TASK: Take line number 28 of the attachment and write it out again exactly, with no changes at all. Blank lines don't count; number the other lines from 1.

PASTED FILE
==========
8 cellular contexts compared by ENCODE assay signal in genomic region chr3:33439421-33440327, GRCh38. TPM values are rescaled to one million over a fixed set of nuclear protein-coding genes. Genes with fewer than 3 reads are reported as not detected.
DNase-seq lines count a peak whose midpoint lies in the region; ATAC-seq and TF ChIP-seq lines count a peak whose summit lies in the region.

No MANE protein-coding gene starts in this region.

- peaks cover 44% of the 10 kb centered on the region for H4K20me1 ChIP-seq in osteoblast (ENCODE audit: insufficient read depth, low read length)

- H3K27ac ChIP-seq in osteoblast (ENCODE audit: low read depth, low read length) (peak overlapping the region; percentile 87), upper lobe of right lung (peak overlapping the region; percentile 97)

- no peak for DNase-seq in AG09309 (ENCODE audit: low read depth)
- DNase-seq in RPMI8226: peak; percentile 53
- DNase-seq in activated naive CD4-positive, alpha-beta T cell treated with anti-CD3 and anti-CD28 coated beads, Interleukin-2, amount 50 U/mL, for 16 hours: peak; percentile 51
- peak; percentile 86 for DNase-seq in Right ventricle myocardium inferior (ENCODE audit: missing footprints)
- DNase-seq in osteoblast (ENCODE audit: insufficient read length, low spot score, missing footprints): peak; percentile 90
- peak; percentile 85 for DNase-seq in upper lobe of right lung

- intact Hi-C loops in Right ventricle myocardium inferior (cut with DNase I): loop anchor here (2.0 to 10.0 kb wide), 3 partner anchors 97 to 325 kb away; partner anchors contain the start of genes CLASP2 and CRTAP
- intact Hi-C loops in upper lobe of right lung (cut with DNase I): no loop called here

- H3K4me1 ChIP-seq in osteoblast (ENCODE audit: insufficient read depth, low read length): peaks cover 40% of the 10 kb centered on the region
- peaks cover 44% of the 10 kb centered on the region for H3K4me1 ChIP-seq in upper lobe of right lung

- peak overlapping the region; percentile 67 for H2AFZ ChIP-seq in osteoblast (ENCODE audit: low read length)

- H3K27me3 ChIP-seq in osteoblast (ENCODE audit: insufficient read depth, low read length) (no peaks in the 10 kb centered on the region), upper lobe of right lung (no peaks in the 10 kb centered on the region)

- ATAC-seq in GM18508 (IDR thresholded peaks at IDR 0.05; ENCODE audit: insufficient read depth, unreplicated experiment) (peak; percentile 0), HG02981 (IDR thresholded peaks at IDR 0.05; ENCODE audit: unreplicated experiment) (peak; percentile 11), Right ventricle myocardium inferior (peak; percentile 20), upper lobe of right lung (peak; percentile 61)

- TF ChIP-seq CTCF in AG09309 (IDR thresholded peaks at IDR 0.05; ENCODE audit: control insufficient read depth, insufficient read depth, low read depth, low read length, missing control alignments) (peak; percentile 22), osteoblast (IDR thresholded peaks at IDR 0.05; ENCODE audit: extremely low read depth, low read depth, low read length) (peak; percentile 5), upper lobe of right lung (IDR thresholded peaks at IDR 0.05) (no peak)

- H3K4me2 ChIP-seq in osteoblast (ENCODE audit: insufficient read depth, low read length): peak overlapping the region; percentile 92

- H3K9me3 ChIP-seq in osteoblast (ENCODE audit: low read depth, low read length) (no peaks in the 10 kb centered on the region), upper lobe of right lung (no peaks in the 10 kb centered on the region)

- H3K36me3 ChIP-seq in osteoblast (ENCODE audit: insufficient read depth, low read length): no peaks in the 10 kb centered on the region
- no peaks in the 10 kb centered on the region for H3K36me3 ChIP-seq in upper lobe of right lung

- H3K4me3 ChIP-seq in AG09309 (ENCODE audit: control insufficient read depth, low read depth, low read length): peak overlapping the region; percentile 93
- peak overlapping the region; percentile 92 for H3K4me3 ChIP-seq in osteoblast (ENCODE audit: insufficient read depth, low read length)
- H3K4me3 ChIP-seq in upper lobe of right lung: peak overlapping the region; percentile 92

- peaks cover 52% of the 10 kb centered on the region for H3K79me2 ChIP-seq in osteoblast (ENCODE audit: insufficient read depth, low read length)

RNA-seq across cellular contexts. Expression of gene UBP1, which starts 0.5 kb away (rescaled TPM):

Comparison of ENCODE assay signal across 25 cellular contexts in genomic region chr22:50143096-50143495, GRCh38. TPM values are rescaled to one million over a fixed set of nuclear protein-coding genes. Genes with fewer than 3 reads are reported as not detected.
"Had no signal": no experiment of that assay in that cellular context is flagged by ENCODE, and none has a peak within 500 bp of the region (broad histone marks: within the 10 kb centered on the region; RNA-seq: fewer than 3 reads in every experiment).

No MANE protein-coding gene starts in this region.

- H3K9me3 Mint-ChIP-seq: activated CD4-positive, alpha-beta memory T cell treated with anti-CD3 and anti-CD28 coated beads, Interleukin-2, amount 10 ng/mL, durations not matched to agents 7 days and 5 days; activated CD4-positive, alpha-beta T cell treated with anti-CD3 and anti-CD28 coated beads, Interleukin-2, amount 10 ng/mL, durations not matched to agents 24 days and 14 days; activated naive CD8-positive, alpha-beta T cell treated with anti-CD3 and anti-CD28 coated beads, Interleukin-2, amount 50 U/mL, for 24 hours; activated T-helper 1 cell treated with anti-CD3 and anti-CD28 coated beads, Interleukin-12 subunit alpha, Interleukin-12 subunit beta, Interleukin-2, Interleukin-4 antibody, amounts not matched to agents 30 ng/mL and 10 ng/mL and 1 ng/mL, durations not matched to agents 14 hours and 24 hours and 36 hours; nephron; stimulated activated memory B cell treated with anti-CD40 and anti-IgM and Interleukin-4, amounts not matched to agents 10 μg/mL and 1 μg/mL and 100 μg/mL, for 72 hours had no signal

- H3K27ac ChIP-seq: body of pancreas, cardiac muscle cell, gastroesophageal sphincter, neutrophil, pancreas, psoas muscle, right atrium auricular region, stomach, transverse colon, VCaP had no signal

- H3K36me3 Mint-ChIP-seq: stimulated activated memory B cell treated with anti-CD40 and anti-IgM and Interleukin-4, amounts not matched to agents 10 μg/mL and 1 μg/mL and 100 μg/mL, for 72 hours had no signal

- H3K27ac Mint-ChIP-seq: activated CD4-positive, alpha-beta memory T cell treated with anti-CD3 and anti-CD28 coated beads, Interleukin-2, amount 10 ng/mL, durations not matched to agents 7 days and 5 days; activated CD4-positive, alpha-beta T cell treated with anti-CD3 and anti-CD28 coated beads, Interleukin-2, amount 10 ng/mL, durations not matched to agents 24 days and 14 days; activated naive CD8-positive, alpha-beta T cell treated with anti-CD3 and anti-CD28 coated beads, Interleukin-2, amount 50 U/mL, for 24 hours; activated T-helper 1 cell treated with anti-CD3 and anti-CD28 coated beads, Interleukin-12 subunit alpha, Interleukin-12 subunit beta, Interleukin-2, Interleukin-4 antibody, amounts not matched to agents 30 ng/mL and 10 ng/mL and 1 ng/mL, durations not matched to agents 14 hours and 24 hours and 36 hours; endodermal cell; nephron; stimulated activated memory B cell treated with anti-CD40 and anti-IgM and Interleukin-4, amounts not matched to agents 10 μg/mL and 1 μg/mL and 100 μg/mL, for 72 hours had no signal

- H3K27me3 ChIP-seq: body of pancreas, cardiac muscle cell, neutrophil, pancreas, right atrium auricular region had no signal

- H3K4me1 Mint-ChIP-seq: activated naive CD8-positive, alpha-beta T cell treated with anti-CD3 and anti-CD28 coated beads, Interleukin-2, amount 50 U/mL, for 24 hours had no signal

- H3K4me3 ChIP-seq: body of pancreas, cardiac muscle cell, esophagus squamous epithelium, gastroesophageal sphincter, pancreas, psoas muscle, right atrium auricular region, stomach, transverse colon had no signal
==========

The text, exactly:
RNA-seq across cellular contexts. Expression of gene UBP1, which starts 0.5 kb away (rescaled TPM):